milking records. Melinda says, “We get along well
and discuss almost everything before we do it.”
because I like the country and I like the idea of being my
own boss,’’she said
The Miller Farm she returned to, known in the area as
the Blue Ridge Farm, is nestled in a large valley between
the Appalachian Mountains in west-central Pennsylvania,
off Hickory Bottom Road, and down a dirt lane three
quarters of a mile in length
The valley, known as Morrison’s Cove is famous for its
fertile farmland and sets on the southern end of Blair
County It extends into the northern part of Bedford
“We own 400 acres of the cove, 195 of it is woodland and
205 is tillable land,” Melinda sad The majority of their
farmland is used for alfalfa and com
But Glenn Miller and his daughter Melinda as partners
is not the only thing the cove farmers are talking about
The Miller homestead itself is an absorbing story.
While Melinda was still in junior high school, the Blue
Ridge Farm consisted of an aging bam, a house which
Glenn built, one silo and a few old sheds
Now the farm boasts two Harvesters, three con
ventional silos, a milking parlor, two free-stall bams (one
for calves and one for milking cows), a hospital area for
breeding and calving purposes, a new imphment shed, a
machinery shop,'and a shed for housing large machinery.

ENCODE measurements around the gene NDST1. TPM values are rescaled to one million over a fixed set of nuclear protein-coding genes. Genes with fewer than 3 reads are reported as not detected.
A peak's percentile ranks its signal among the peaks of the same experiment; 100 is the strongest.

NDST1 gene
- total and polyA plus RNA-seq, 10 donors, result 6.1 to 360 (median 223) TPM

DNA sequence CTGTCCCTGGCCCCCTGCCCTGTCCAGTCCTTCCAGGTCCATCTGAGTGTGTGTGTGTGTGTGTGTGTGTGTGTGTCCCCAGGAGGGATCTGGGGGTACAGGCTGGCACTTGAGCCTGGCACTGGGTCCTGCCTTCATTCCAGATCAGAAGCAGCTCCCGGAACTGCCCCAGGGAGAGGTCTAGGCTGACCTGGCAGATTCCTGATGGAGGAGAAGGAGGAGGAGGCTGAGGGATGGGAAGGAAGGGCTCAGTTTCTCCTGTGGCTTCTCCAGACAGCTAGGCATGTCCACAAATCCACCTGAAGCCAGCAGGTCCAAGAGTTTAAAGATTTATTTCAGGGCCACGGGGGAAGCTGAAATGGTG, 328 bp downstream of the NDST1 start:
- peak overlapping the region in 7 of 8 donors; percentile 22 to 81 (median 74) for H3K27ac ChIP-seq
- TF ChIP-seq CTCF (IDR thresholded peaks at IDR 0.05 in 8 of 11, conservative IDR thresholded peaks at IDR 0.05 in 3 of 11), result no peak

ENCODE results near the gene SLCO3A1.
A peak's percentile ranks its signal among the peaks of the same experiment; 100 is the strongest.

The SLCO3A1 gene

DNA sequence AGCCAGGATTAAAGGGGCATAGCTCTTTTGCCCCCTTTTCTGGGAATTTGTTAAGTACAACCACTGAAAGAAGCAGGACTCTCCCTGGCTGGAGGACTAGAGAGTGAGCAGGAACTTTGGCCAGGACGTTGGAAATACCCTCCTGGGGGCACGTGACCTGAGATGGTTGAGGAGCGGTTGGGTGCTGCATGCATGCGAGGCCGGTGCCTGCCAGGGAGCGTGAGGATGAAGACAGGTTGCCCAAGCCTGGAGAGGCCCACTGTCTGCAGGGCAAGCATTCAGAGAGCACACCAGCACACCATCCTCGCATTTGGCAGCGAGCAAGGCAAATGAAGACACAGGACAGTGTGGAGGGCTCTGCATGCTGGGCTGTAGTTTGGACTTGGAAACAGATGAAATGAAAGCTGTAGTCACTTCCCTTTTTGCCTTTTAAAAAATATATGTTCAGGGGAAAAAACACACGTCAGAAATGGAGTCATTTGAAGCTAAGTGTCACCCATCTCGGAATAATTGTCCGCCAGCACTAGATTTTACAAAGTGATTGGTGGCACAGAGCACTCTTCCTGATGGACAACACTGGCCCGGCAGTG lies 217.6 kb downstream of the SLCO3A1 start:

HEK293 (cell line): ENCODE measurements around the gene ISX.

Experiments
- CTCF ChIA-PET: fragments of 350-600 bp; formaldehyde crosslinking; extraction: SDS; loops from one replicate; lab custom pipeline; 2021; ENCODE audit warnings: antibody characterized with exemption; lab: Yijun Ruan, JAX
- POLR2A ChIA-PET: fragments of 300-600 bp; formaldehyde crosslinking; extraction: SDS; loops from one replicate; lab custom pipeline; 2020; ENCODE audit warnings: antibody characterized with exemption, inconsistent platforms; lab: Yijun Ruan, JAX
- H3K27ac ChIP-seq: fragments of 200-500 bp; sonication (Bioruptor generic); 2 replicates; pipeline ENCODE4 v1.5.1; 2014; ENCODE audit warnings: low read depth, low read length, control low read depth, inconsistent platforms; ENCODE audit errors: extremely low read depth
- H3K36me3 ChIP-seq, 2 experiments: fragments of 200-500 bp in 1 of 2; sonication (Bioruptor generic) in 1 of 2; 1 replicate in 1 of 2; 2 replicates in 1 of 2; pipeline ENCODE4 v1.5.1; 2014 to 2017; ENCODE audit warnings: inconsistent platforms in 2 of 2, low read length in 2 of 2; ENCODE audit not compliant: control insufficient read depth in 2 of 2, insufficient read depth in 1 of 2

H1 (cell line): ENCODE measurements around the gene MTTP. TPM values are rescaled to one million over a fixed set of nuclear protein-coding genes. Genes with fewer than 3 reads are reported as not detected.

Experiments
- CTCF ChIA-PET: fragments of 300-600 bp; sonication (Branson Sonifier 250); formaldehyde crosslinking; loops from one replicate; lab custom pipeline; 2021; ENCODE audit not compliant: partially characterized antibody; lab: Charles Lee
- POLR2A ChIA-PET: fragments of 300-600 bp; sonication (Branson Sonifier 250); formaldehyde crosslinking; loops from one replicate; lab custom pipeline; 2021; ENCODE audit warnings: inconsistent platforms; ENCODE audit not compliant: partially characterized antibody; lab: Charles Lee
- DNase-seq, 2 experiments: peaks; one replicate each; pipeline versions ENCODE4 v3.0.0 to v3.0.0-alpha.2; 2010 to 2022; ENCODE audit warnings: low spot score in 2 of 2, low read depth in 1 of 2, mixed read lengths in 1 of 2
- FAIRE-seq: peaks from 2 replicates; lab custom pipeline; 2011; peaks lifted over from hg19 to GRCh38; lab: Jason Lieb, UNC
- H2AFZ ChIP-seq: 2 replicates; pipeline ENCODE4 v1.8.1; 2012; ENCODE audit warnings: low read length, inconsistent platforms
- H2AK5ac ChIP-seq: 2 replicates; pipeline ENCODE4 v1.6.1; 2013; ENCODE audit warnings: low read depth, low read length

Melinda is especially proud of the building which houses
the milking parlor unit. On the walls surrounding the unit
a large picture of their farm has been painted. On the
other side of this particular wall is the office - complete
with files, desk and pool table. In one corner sets an
elevator connecting the upstairs office with the down
stairs milkhouse.
According to Melinda it only takes her two hours to
prepare, wash, milk and clean up after theu 85 Holstein
cows using the milking parlor unit her father designed.
Glenn Miller adds, “I wanted to be able to leave and
enter the unit at anytime during milking so I constructed a
stairway in the center. Also I wanted to build my parlor
such that there would be nothing to interfere with cleaning
up the floor afterward. So the unit is mounted on wheels on
a track which moves as the unit itself moves around ”
Besides drawing up the floor plans, designing and
building a majority of the parts, Miller constructed the
building hiSMself. He hds in fact built all of his buildings
with the help of timber from his wooded land and
“Melinda’s muscles ”
Melinda and her father recently finished constructing a
free-stall barn for their calves “We bought the rafters
from my brother, Larry, who is in that business,” Melinda
says proving that the project was truly a family affair.
Melinda reports theirnext projects are “a bam in which
to start calves and a small shelter around the silo con
veyor belts so they don’t get wet.”
“I enjoy helpmg dad build things - we’ve really turned
this place around in the past few years,” Melinda laughs
They purchased the rafters from her brother Larry
who is in this business.
(Turn to Page C 4)